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Abstract Detail


Mastin, Jared [1], Bruederle, Leo [2].

Ecological niche modeling reveals divergence between tetraploid and hexaploid populations of Eutrema edwardsii R. Br. (Brassicaceae).

Ecological niche modeling of polyploid complexes has revealed variation for niche differentiation between ploidies or cytotypes. Within polyploid complexes, both niche expansion and niche contraction have been observed for higher ploidies resulting from whole genome duplication. Eutrema edwardsii (Brassicaceae) is a near circumpolar allopolyploid species that comprises tetraploid, hexaploid, and octaploid populations, which occupy arctic-alpine wetlands across much of the Northern Hemisphere. The evolution of E. edwardsii was largely influenced by Pleistocene glaciations during which harsh conditions and repeated fragmentation promoted hybridization and polyploidization in refugia where species persisted. Newly formed polyploids were presumably more fit in recently deglaciated areas, where the absence of intraspecific competition allowed new cytotypes to establish. Here we test the hypothesis that higher ploidy confers a broader niche that would allow polyploids to colonize habitats outside the niche of their progenitors. To test this, we employed ecological niche modeling to discover differentiation between tetraploid and hexaploids populations of E. edwardsii, specifically. Cytotype was determined by flow cytometry using leaf tissue that was harvested from herbarium accessions (COLO, ALA, CAN by comparing fluorescence with that of a known diploid and putative progenitor, Eutrema penlandii. The distribution of ploidies along with environmental data acquired from WORLDCLIM was used to model the niche for tetraploid and hexaploid cytotypes, specifically. A principle components analysis reduced the number of explanatory variables to those describing the majority of variation with the least amount of correlation among them. These variables were used for Maxent modeling in R to estimate the niche for each cytotype. Niche models reveal a wide range of lowland and coastal habitats for tetraploids, while hexaploids occupy a narrow range of alpine areas. This is supported by niche breadth, which was 0.551 and 0.182 for tetraploids and hexaploids, respectively. Niche overlap (D = 0.388) supports niche divergence between ploidies. Likewise, niche identity (I = 0.713) indicates that niches are distinct, such that randomization of presence points creates models with only 71.3% overlap with original models. The results of these analyses support the hypothesis of niche differentiation between tetraploid and hexaploid E. edwardsii. The hypothesis of niche expansion is rejected based on lower niche breadth for hexaploids; however, niche shift is evident from PCA analysis showing greater temperature seasonality, lower wind speed, and lower January precipitation for hexaploids. Our results suggest polyploidy in E. edwardsii facilitated the colonization of habitat outside the niche of their progenitors.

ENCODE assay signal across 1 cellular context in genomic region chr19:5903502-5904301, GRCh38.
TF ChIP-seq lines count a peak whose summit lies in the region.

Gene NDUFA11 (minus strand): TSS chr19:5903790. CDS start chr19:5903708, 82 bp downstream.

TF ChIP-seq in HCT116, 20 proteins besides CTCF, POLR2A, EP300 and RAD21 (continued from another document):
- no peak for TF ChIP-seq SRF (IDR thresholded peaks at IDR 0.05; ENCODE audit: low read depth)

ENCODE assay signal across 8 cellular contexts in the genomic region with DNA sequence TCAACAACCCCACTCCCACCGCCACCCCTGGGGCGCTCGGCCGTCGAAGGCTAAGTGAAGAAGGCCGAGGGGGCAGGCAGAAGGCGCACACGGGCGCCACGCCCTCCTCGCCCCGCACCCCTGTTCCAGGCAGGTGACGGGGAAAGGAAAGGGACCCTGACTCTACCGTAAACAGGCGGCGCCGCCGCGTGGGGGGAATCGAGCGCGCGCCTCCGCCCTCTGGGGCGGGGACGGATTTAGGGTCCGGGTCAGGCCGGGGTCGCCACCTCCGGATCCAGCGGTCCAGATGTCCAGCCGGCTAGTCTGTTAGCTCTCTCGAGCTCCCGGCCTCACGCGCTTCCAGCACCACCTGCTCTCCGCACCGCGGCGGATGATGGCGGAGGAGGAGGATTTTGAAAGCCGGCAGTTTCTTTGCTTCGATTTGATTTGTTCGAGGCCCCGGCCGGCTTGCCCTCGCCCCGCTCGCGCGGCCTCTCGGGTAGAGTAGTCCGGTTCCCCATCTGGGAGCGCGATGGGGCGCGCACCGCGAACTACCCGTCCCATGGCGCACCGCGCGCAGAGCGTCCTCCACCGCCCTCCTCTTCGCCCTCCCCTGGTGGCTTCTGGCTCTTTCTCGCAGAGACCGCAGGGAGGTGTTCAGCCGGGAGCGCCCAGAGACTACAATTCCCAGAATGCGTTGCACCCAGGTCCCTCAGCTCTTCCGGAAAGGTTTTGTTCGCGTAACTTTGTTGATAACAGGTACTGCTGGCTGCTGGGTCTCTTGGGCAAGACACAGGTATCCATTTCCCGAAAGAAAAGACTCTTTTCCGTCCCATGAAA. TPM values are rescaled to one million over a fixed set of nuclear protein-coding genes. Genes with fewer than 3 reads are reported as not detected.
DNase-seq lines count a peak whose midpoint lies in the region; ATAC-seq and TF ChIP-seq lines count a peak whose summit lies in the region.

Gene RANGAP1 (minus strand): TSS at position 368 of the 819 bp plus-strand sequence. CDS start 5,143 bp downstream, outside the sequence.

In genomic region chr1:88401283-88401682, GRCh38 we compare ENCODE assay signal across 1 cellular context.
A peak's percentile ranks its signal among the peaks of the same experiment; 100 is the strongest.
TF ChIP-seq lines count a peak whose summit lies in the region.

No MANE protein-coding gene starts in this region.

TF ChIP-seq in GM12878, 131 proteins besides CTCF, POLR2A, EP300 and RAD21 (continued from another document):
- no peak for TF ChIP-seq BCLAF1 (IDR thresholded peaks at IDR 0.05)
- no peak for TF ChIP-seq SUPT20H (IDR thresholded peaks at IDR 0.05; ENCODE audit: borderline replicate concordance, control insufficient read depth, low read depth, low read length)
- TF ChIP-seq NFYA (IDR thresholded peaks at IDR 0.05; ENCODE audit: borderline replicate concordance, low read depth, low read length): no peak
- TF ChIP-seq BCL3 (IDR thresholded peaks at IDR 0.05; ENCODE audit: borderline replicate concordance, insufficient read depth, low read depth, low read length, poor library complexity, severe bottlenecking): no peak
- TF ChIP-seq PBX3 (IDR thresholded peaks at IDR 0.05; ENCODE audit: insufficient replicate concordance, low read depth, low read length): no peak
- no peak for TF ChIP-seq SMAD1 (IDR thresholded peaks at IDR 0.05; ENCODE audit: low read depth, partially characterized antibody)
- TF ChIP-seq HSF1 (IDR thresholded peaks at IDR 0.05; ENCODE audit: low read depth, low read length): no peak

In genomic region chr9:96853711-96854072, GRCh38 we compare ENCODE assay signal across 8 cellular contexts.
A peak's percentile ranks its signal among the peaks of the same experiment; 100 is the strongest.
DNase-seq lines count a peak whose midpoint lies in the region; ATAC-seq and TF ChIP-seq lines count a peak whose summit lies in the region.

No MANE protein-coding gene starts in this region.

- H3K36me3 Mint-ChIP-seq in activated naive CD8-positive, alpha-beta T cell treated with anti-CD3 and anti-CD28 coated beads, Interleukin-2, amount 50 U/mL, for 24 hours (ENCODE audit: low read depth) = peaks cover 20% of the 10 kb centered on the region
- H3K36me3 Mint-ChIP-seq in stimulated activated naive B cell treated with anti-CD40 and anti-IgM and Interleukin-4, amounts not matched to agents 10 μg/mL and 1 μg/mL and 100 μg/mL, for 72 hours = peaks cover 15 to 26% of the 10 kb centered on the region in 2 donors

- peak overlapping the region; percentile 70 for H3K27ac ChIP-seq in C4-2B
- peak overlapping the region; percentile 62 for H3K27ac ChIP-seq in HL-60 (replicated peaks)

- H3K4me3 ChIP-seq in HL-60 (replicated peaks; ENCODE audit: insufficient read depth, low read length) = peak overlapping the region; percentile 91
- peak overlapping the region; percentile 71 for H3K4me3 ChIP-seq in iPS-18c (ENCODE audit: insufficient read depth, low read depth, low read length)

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1 - Univeristy of Colorado Denver, Integrative Biology, Denver, CO, USA
2 - University Of Colorado Denver, CB171, P.O. 173364, DENVER, CO, 80217-3364, USA

ecological niche modeling
cryptic species
flow cytometry

Presentation Type: Oral Paper
Session: 19, ASPT Cooley Awards
Location: Sundance 5/Omni Hotel
Date: Tuesday, June 27th, 2017
Time: 9:45 AM
Number: 19007
Abstract ID:188
Candidate for Awards:George R. Cooley Award

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